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Gillibrand pushes law for VA benefits for toxic exposures

By Eric Reinhardt

Date:

SYRACUSE — U.S. Senator Kirsten Gillibrand (D–N.Y.) on Oct. 9 stopped in Syracuse to discuss a proposal to “streamline the process” for obtaining U.S. Department of Veterans Affairs (VA) benefits for burn pit and other “toxic exposures.” 

The proposed legislation is called the “Presumptive Benefits for War Fighters Exposed to Burn Pits and Other Toxins Act of 2020.”

During her visit, Gillibrand spoke outside the James M. Hanley Federal Building at 100 S. Clinton St. in Syracuse. New York State Assemblywoman Pamela Hunter; Alex Behm, executive director of Chittenango–based Clear Path for Veterans; and local veteran Colin Santacroce joined the lawmaker.

The Democrat senator had first announced the bill on Sept. 15 outside the U.S. Capitol in Washington, D.C. Gillibrand is a ranking member of the Senate Armed Services Personnel Committee.

The issue

About 3.5 million veterans have been exposed to burn pits that spewed toxic fumes and carcinogens into the air, according to Gillibrand. Yet, despite the known health consequences of burn pit and other toxic exposures, the VA “continues to deny” burn pit-related disability claims for nearly eight in 10 veterans.

The VA website includes a page on burn pits and offers this explanation: “At this time, research does not show evidence of long-term health problems from exposure to burn pits. VA continues to study the health of deployed veterans.”

It goes on to note that the National Academies of Sciences, Engineering, and Medicine (NASEM) released the consensus report titled “Respiratory Health Effects of Airborne Hazards Exposures in the Southwest Asia Theater of Military Operations” on Sept. 11 of this year. 

The VA is currently reviewing this report, according to the website.

“For decades, we’ve watched our 9/11 first responders and Vietnam veterans suffer from deadly ailments due to toxic exposure. Now, as veterans come home from Iraq and Afghanistan, they are suffering from the same cancers, lung diseases, and respiratory illnesses and the VA is leaving them out in the cold,” Gillibrand said in a news release. “Congress cannot sit by as the VA fails to help those who served our country. Veterans should not be forced to beg for coverage — if they were exposed and they are sick, they need health care — period. This legislation will make that a reality and I will fight to make it law.”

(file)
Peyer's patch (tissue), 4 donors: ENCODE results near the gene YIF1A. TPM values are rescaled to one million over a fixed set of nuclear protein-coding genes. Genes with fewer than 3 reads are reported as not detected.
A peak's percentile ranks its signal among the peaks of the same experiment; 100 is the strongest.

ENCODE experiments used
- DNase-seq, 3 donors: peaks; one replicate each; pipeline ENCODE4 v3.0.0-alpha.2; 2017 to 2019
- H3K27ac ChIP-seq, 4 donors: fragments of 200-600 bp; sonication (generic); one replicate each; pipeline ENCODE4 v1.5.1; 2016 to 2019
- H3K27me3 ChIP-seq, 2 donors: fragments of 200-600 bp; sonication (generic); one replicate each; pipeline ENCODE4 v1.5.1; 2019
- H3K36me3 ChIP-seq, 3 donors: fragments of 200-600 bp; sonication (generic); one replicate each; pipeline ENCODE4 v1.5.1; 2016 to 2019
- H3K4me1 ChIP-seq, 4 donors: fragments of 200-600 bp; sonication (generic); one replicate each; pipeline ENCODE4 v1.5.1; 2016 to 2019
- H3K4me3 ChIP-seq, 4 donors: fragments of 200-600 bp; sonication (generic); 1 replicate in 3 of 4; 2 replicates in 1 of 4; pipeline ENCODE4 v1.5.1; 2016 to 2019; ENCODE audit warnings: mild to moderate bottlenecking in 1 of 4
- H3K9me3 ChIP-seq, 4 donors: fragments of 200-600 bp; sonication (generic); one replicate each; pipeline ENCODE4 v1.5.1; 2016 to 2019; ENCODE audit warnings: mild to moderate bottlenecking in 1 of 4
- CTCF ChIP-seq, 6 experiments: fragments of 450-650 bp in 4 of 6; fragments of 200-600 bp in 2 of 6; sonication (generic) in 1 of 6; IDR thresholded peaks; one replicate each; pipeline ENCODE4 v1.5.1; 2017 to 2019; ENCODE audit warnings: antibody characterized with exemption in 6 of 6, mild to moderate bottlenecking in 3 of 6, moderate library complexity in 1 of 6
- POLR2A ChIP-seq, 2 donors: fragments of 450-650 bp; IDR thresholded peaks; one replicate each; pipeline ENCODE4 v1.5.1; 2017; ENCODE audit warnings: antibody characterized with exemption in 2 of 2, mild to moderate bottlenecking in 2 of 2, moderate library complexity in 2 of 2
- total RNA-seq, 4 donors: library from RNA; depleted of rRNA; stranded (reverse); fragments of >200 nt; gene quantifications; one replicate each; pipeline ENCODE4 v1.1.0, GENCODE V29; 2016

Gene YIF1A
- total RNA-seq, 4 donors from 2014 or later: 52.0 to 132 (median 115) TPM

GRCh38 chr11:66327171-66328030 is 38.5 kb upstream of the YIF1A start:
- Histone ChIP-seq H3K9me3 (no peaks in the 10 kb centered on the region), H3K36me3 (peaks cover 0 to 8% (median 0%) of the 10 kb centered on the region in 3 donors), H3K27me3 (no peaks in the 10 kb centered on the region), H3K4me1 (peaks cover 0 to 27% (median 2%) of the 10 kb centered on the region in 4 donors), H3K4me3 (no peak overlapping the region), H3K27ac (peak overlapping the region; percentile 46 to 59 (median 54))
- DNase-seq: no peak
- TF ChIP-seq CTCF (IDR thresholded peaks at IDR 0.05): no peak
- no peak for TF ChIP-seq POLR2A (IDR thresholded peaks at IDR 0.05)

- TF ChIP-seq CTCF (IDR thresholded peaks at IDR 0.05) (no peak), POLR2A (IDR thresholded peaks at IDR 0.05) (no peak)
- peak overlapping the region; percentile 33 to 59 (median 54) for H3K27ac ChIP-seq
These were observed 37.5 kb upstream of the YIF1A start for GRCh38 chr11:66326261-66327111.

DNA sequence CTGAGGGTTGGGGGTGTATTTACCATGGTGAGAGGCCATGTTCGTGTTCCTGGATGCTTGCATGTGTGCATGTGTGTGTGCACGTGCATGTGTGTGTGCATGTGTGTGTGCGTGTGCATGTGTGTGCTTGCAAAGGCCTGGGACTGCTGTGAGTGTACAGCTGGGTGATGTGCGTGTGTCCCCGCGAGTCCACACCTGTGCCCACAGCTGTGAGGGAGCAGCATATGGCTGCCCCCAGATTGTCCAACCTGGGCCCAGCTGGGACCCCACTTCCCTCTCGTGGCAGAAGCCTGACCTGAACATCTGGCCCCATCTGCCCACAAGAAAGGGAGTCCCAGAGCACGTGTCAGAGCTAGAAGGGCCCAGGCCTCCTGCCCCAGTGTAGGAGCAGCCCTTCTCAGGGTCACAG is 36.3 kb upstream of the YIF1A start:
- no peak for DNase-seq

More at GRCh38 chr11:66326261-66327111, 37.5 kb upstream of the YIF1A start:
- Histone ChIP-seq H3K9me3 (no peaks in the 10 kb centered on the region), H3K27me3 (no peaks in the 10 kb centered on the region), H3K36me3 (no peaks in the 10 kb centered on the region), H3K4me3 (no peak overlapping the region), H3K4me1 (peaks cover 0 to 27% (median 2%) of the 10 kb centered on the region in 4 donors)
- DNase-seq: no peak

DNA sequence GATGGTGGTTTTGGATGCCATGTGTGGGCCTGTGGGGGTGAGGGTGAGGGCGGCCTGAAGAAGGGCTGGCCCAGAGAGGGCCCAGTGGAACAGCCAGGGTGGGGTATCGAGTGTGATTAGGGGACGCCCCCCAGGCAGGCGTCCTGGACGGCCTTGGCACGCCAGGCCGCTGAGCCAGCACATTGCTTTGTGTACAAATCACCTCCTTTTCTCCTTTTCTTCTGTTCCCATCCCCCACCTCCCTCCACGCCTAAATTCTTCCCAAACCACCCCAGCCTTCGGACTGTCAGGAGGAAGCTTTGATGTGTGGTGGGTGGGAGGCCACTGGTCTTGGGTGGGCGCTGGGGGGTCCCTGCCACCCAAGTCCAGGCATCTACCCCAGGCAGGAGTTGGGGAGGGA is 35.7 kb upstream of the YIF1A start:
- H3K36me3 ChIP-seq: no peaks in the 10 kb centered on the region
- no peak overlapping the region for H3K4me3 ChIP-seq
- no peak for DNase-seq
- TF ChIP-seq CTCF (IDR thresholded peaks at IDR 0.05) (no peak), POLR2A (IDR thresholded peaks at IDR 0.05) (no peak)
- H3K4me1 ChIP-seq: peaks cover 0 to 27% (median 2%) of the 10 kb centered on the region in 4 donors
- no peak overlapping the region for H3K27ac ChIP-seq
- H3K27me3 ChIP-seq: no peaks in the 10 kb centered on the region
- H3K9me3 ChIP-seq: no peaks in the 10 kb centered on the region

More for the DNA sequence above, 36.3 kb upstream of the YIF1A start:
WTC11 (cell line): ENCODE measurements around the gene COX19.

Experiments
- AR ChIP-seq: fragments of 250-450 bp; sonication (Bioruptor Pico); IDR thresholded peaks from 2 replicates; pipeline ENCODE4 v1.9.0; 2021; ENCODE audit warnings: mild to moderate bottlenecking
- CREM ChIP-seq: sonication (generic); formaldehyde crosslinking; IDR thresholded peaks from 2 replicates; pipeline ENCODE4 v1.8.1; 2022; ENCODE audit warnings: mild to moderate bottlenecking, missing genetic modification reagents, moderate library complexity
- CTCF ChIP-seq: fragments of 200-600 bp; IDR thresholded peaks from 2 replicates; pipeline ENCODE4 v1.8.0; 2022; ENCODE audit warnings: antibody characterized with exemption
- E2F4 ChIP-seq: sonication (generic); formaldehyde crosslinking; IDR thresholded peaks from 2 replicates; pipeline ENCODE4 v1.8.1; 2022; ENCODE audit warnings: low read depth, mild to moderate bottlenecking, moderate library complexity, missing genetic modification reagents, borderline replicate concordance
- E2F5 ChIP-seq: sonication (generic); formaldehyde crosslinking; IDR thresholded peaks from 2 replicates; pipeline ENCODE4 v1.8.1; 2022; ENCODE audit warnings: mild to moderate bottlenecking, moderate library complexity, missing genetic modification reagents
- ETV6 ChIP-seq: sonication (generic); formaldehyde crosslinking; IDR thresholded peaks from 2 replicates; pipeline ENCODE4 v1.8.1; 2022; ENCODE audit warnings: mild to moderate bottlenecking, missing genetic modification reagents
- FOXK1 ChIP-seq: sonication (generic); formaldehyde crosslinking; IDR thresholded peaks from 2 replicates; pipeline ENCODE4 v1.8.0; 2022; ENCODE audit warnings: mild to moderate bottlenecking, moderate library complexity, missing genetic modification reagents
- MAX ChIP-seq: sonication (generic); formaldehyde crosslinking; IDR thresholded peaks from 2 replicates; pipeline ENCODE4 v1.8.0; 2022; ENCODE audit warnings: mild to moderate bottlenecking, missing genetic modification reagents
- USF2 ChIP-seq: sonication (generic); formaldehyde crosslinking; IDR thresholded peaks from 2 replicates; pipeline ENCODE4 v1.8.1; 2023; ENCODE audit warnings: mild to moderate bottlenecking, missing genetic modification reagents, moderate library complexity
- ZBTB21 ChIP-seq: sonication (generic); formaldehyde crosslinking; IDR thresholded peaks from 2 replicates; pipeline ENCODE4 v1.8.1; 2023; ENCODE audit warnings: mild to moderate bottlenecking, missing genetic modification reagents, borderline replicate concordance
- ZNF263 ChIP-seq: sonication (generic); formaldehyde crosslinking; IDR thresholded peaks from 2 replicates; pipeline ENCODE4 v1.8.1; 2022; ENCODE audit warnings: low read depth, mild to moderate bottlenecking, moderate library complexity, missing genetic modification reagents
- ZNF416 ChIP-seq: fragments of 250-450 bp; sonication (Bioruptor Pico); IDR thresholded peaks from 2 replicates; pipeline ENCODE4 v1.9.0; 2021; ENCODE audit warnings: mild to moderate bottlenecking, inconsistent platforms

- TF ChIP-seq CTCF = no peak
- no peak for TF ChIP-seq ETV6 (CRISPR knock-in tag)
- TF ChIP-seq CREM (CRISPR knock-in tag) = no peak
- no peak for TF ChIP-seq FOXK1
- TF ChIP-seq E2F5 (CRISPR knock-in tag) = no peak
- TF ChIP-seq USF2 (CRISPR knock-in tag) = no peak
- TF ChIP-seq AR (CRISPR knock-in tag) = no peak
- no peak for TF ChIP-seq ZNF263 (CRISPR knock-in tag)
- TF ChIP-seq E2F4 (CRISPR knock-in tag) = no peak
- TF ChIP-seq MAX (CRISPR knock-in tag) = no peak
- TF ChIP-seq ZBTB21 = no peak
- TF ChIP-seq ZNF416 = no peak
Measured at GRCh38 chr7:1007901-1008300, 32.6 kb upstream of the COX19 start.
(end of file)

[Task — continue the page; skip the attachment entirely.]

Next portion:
What the proposal would do 

As Gillibrand’s office explains it, under current law, a veteran who has an illness or disability must establish a direct-service connection in order to be eligible for VA benefits. 

Direct-service connections means that evidence establishes that a particular injury or disease resulting in a disability was incurred while in service in the armed forces. 

For veterans exposed to burn pits, this means they would need to provide medical evidence of a current disease or disability, offer evidence of in-service physical presence near a specific burn pit or exposure to specific toxins or substance, and provide evidence of a link between the disability or illness and that exposure. 

Upon completion of these steps, the VA determines if there is enough evidence to provide a medical exam and continue with the disability-compensation claim. 

It is currently the veteran’s responsibility” to prove his/her illness or disability is directly connected to burn-pit exposure. 

The Presumptive Benefits for War Fighters Exposed to Burn Pits and Other Toxins Act of 2020 would remove the “burden of proof” from the veterans to provide enough evidence to establish a direct-service connection between their health condition and exposure. 

The veteran would only need to submit evidence of deployment to one of the 34 countries named in the bill or receipt of a service-medal associated with the Global War on Terror or the Gulf War.

“Clear Path for Veterans adamantly supports the crucial efforts taken by Senator Gillibrand to recognize the detrimental effects of burn pit and toxic exposure servicemen and servicewomen have been subjected to,” Behm said. “This legislation aims to fulfill our duty as a Nation to care for those who have been put in harm’s way while serving in the United States armed forces.”

 Clear Path for Veterans is a 501(c)(3) nonprofit organization, that says it is upstate New York’s “archetype veteran service organization serving as a hub of information, programs, and resources.”   

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